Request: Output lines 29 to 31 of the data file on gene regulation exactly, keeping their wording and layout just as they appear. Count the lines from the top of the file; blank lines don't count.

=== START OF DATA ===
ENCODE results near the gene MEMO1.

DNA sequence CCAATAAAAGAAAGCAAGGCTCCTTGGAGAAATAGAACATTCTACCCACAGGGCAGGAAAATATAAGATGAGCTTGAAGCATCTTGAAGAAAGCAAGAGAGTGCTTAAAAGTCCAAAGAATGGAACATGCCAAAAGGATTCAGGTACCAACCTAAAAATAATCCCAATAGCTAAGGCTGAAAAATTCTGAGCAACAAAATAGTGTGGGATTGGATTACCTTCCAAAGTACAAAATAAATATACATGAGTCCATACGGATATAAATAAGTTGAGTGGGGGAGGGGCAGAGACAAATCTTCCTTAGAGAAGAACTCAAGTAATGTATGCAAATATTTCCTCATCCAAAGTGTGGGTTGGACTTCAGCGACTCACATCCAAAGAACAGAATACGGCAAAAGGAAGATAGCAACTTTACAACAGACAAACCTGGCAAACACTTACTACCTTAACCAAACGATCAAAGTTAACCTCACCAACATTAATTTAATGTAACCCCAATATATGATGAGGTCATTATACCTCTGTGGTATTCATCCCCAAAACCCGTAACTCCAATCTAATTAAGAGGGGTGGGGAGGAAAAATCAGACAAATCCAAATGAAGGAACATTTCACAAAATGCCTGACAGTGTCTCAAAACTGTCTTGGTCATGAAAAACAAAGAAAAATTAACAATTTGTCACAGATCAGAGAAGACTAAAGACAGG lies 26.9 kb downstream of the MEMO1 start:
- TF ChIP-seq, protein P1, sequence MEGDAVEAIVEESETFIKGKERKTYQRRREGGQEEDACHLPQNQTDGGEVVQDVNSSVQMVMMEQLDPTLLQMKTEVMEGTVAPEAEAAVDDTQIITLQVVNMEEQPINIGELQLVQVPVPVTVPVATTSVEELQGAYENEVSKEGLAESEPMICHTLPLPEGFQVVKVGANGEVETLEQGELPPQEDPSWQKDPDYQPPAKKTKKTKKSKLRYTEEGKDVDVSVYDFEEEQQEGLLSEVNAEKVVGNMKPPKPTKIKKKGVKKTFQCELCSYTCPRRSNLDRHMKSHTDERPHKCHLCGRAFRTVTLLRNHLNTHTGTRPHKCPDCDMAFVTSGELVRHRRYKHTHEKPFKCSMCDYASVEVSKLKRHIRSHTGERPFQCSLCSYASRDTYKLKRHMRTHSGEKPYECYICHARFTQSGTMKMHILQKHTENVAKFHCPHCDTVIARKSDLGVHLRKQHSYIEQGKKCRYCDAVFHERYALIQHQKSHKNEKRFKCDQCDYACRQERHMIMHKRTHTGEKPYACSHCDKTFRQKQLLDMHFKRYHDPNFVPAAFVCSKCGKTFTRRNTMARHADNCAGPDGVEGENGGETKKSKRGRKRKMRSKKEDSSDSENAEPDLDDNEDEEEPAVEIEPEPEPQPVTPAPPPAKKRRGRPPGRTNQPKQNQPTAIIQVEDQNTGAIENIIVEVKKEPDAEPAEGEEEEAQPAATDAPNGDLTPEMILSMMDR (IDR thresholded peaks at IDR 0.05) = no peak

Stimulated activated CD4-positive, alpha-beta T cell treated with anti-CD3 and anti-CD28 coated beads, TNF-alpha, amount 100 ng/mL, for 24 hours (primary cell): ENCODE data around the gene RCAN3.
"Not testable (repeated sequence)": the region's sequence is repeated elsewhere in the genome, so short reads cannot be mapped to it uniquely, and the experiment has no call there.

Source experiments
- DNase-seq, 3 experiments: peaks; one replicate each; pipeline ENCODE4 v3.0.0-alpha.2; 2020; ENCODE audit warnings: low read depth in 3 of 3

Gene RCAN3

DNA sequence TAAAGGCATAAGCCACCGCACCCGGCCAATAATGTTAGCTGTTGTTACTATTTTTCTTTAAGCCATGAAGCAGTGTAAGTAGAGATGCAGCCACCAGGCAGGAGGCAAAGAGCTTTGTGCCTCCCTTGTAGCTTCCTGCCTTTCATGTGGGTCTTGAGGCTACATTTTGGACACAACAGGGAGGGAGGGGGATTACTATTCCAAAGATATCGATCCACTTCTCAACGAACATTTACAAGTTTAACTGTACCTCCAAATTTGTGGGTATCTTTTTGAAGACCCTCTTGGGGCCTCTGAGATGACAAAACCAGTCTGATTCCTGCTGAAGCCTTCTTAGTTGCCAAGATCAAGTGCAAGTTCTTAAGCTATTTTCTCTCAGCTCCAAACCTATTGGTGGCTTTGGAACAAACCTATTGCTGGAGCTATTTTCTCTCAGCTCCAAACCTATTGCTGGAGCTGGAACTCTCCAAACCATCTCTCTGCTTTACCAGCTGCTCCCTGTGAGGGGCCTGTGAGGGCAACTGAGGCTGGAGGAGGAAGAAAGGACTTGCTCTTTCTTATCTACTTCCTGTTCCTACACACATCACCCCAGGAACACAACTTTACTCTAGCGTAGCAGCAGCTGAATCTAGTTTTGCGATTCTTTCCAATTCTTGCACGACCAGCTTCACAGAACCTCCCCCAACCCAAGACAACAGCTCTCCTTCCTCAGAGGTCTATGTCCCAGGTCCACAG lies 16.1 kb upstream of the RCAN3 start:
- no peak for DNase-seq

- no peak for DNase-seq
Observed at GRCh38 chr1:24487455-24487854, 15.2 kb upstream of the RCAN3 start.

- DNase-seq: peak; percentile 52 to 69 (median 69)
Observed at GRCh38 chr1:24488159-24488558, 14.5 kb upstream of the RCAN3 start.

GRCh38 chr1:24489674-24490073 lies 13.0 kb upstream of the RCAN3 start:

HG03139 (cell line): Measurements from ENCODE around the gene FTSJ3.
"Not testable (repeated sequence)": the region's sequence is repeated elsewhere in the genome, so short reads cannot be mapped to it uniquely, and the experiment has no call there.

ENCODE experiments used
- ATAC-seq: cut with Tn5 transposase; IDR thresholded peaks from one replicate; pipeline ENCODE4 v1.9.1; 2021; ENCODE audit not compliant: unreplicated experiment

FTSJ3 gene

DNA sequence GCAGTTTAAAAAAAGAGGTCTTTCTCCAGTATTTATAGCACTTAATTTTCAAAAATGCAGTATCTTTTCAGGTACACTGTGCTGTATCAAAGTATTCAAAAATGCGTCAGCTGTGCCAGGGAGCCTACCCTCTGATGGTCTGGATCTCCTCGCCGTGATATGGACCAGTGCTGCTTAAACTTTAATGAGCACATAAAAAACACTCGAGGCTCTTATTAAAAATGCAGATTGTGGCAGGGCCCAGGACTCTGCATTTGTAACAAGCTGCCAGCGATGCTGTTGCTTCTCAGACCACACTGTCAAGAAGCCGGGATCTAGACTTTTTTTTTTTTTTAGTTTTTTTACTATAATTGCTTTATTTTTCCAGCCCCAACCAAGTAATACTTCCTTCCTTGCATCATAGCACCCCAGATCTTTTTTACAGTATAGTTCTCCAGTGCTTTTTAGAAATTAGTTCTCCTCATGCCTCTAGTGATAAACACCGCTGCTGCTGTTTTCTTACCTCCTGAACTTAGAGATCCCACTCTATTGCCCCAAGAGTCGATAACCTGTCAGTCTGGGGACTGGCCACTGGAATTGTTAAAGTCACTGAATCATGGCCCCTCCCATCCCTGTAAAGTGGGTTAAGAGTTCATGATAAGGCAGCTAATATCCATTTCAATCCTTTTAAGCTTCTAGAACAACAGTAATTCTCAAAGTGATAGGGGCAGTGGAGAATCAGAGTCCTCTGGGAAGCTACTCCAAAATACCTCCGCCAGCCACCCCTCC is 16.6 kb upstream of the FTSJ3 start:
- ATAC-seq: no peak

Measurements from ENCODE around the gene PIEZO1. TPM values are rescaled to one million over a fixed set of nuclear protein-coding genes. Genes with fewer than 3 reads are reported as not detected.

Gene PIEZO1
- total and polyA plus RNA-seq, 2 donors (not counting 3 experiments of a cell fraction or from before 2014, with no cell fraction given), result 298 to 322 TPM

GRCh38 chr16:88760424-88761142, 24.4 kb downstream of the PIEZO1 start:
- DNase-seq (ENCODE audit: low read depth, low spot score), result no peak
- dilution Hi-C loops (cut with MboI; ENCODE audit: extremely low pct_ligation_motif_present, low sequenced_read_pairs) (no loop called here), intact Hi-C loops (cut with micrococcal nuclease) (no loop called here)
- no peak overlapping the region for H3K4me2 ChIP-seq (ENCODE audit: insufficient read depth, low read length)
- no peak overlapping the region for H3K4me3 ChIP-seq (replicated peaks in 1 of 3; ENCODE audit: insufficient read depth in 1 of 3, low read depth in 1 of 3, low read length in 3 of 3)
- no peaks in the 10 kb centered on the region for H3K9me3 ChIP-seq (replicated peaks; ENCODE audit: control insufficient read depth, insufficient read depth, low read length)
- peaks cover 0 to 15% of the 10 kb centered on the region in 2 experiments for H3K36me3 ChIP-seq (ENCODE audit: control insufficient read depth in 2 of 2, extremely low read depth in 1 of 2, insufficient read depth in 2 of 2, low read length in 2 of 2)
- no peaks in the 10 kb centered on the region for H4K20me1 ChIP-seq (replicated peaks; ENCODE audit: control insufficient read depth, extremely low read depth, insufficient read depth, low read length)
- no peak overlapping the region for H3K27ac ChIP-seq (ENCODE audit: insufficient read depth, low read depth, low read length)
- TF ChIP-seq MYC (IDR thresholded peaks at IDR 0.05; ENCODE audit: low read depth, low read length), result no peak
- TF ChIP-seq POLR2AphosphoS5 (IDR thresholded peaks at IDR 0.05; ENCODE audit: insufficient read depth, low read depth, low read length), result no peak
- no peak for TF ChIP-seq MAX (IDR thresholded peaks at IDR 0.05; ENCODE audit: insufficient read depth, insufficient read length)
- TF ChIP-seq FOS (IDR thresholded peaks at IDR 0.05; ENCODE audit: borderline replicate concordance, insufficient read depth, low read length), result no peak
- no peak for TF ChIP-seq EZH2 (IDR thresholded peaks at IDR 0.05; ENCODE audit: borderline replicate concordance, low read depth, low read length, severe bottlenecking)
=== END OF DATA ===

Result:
- no peak overlapping the region for H3K4me2 ChIP-seq (ENCODE audit: insufficient read depth, low read length)
- no peak overlapping the region for H3K4me3 ChIP-seq (replicated peaks in 1 of 3; ENCODE audit: insufficient read depth in 1 of 3, low read depth in 1 of 3, low read length in 3 of 3)
- no peaks in the 10 kb centered on the region for H3K9me3 ChIP-seq (replicated peaks; ENCODE audit: control insufficient read depth, insufficient read depth, low read length)